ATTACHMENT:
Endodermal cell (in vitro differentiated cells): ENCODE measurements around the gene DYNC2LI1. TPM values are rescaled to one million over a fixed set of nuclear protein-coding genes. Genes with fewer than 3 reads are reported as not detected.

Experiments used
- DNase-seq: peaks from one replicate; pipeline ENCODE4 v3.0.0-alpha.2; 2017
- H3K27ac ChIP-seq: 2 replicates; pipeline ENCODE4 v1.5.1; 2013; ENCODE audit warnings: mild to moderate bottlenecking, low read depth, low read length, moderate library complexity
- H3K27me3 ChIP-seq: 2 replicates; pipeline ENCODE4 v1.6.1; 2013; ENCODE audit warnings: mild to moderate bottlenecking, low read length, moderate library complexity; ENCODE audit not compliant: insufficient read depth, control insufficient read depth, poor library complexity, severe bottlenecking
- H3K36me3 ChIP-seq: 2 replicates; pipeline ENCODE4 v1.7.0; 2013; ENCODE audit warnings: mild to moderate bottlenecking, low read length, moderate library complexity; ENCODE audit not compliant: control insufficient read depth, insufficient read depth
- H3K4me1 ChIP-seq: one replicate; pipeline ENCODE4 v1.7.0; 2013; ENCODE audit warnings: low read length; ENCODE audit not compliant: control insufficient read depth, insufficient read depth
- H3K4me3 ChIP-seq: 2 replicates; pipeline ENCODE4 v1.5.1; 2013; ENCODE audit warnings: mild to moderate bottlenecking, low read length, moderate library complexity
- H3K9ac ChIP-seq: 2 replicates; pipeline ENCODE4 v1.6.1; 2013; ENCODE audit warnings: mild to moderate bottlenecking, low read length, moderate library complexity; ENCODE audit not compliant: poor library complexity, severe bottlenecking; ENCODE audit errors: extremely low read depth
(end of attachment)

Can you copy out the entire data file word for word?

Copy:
Endodermal cell (in vitro differentiated cells): ENCODE measurements around the gene DYNC2LI1. TPM values are rescaled to one million over a fixed set of nuclear protein-coding genes. Genes with fewer than 3 reads are reported as not detected.

Experiments used
- DNase-seq: peaks from one replicate; pipeline ENCODE4 v3.0.0-alpha.2; 2017
- H3K27ac ChIP-seq: 2 replicates; pipeline ENCODE4 v1.5.1; 2013; ENCODE audit warnings: mild to moderate bottlenecking, low read depth, low read length, moderate library complexity
- H3K27me3 ChIP-seq: 2 replicates; pipeline ENCODE4 v1.6.1; 2013; ENCODE audit warnings: mild to moderate bottlenecking, low read length, moderate library complexity; ENCODE audit not compliant: insufficient read depth, control insufficient read depth, poor library complexity, severe bottlenecking
- H3K36me3 ChIP-seq: 2 replicates; pipeline ENCODE4 v1.7.0; 2013; ENCODE audit warnings: mild to moderate bottlenecking, low read length, moderate library complexity; ENCODE audit not compliant: control insufficient read depth, insufficient read depth
- H3K4me1 ChIP-seq: one replicate; pipeline ENCODE4 v1.7.0; 2013; ENCODE audit warnings: low read length; ENCODE audit not compliant: control insufficient read depth, insufficient read depth
- H3K4me3 ChIP-seq: 2 replicates; pipeline ENCODE4 v1.5.1; 2013; ENCODE audit warnings: mild to moderate bottlenecking, low read length, moderate library complexity
- H3K9ac ChIP-seq: 2 replicates; pipeline ENCODE4 v1.6.1; 2013; ENCODE audit warnings: mild to moderate bottlenecking, low read length, moderate library complexity; ENCODE audit not compliant: poor library complexity, severe bottlenecking; ENCODE audit errors: extremely low read depth